What is Raw Honey?

Raw honey is honey that has been extracted from the comb and bottled for consumption with very minimal filtering and without pasteurization. It’s in this lack of processing that allows the most natural and beneficial parts of consuming honey like vitamins, minerals, antioxidants and pollen to be most abundant.

Most honey found in your grocery store is pasteurized through use of heat and is heavily filtered. The filtering will remove all particles and pasteurization will kill any bacteria (good and bad) that may be present. Both of these steps are ideal for grocery stores because it gives the honey that perfectly clear liquid appearance and allows it to stay in that state for a much longer time. Without the filtering and heating the honey will be more prone to crystalizing on the shelf before someone has the chance to purchase it.

Where can I get raw honey?

We encourage the purchase of raw honey, sometimes labeled as raw unfiltered honey, directly from a local beekeeper or from a specialty shop or grocery that has a focus on buying and supporting local and/or holistic products. Occasionally, you may find “raw” honey in larger stores but sometimes the validity of that statement is questionable. If you find value in consuming raw unfiltered honey then it’s best to find a local beekeeper and buy it straight from the source.

Is raw honey bad for you?

Raw honey, when bought local can provide a level of protection from seasonal allergies because of the micro-dosing effects of ingesting the local pollens. Since the honey is not pasteurized, raw honey also provides a larger profile of minerals and nutrients. But, because the honey is not pasteurized there is also the potential for harmful bacteria to colonize in your jar. However, due to the low water content and antibacterial nature of honey this is extremely unlikely. If your jar of honey takes on an excess amount of water, perhaps through accidentally getting liquids in the jar or leaving the jar open to humid environments then the honey can become subject to fermentation and spoil. If your honey ever begins to smell or taste bad or unusual you should stop eating it and throw it out. The taste and smell of good honey will not change over the lifetime of your jar. Crystalize? sure. But taste and smell should stay consistent.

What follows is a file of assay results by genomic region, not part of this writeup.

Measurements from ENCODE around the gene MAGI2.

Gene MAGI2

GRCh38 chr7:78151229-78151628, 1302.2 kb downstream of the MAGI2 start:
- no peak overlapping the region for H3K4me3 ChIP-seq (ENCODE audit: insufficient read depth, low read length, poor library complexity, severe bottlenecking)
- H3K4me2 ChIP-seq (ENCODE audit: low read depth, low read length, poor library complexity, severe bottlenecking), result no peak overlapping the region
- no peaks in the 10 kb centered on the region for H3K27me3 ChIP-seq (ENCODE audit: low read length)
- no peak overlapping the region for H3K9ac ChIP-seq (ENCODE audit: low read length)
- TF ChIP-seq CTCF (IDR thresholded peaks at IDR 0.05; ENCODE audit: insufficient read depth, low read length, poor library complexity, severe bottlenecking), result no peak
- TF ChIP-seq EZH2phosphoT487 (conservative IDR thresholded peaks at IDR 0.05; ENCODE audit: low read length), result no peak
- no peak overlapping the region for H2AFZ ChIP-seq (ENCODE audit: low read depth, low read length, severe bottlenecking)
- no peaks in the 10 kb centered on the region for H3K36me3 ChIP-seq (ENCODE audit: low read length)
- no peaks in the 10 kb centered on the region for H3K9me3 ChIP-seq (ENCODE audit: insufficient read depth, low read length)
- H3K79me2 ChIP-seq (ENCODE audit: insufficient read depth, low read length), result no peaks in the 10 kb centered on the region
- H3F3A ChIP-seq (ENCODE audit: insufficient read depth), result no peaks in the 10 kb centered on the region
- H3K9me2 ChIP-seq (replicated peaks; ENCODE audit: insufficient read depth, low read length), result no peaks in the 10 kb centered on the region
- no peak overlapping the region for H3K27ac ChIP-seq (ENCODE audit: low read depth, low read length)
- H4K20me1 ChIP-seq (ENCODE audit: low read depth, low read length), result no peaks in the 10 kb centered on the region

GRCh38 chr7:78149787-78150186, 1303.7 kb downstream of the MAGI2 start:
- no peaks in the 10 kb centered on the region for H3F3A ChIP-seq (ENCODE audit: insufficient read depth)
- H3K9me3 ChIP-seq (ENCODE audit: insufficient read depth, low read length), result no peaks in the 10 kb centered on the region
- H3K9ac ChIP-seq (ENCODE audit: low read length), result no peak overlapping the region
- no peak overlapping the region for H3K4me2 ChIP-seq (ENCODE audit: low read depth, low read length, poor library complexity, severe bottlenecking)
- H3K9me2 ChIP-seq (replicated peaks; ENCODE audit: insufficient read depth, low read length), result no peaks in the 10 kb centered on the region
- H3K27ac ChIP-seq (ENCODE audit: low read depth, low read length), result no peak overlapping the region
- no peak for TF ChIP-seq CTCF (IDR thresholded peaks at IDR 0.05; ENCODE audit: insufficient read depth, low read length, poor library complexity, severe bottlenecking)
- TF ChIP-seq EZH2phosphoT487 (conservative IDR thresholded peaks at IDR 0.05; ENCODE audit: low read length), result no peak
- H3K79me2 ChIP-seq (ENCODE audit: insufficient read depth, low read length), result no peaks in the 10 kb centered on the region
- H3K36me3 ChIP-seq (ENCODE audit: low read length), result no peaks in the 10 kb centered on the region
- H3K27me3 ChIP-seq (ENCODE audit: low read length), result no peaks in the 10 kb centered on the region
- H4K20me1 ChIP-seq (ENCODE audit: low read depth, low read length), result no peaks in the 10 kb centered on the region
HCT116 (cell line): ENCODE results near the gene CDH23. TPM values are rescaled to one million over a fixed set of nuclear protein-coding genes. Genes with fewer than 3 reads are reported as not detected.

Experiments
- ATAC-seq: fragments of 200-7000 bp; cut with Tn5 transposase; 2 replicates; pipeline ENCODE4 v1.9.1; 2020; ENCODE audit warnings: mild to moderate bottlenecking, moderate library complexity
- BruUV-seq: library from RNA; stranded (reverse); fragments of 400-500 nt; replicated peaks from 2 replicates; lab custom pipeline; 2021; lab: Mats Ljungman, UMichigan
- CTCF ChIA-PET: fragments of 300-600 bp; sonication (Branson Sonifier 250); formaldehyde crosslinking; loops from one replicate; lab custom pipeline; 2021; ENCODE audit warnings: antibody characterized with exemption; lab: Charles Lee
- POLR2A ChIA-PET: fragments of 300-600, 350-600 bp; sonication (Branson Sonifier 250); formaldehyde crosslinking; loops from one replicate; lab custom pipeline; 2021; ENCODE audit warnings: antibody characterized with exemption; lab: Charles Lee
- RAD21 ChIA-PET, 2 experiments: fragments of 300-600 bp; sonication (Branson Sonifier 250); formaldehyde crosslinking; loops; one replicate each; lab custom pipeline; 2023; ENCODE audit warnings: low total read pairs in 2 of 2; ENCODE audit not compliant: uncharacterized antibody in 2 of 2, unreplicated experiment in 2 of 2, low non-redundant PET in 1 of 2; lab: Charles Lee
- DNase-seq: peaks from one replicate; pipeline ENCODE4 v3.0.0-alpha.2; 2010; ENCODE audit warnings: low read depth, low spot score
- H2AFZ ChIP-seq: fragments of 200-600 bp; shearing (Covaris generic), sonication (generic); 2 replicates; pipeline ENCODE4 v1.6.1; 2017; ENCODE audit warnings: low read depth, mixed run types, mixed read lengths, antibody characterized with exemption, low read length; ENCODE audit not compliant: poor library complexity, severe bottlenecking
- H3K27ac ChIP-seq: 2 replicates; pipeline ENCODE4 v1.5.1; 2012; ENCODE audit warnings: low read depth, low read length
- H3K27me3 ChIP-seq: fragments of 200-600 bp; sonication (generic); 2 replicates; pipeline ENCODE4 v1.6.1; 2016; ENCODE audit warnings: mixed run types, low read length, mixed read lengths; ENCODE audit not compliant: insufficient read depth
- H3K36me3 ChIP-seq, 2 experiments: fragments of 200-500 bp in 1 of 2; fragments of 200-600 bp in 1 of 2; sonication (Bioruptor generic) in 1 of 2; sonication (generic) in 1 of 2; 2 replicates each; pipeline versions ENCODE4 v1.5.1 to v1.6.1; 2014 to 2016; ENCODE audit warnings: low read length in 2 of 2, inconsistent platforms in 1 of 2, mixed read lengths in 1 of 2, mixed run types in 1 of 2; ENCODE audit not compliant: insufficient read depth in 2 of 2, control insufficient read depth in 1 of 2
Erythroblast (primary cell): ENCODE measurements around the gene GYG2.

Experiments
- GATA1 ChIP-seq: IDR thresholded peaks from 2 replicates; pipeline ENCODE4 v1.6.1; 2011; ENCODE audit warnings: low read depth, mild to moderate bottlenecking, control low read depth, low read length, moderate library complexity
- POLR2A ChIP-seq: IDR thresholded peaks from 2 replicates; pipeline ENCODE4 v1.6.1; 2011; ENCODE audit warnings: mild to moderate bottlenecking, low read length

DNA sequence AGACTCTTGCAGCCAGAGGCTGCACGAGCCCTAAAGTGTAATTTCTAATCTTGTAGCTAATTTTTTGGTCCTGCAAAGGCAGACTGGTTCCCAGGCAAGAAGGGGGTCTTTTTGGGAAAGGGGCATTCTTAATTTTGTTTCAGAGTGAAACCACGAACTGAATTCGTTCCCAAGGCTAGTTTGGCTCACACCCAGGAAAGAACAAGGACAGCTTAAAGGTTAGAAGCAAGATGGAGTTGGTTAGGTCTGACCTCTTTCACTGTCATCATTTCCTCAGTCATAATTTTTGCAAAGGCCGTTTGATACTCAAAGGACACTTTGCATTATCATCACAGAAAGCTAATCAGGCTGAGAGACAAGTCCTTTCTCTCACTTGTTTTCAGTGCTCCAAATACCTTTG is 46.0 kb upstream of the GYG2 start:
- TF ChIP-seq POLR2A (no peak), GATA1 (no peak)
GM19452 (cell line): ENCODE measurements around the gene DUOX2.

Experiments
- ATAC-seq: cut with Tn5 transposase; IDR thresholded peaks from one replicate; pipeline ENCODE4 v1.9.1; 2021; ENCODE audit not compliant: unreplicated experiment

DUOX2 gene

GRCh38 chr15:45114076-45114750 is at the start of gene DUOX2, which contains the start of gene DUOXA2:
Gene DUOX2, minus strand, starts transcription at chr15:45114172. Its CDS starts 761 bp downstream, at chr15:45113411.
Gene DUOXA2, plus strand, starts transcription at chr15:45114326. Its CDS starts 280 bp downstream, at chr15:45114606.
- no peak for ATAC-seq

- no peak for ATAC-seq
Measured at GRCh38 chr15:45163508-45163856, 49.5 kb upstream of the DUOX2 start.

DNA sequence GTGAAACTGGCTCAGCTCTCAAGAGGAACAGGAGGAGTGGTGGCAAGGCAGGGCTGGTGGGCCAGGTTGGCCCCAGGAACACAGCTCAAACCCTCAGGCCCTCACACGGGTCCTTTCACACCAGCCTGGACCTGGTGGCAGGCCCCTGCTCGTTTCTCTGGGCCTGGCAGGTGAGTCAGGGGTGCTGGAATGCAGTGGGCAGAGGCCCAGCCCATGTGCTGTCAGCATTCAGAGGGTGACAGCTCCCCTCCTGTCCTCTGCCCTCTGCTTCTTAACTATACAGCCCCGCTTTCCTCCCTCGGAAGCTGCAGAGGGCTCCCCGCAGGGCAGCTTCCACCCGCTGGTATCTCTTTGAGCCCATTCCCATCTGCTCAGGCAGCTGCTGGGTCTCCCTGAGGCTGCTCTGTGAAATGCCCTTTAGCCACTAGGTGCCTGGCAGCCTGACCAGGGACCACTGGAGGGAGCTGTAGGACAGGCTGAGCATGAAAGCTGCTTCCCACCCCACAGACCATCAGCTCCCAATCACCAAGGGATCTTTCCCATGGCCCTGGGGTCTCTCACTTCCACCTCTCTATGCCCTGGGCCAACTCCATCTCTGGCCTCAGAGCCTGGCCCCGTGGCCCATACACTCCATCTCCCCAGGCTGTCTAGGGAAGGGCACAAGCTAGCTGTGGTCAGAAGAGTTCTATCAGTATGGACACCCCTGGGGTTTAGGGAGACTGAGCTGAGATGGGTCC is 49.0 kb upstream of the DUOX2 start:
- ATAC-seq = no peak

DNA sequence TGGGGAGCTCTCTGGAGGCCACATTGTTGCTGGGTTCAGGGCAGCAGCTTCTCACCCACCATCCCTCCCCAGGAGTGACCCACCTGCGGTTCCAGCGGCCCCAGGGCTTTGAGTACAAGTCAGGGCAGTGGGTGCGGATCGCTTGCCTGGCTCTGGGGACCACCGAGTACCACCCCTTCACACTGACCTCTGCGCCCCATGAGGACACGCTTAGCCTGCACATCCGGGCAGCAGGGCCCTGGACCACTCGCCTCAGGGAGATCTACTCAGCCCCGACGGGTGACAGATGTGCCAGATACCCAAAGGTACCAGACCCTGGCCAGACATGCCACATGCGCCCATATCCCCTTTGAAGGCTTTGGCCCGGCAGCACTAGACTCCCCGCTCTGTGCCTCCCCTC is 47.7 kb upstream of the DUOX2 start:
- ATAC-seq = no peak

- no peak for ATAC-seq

Why does raw honey crystalize?

The crystalized honey, while uncommon to be found in a store, is actually a completely normal and natural state for honey. The crystallization happens because of the combination of high sugar and low liquid content of honey. Once a single solid crystal of honey forms in a jar it will create a chain reaction that turns the entire jar into crystalized honey. Much like when a bottle of water becomes super-chilled and doesn’t freeze. But, once a single ice crystal forms the entire bottle soon freezes.

Many people assume that when the honey turns from a liquid to a solid that it has gone bad. But, the truth is, crystalized honey is just as good as liquid honey. The crystalized honey can be changed back to a liquid by gently heating it. Heating the honey to a temperature above 100° F is essentially pasteurizing it and dissipating those beneficial aspects of getting raw honey. While more time consuming than a quick zap in the microwave, a gentle warm bath is best to re-liquify a jar of crystalized raw honey.

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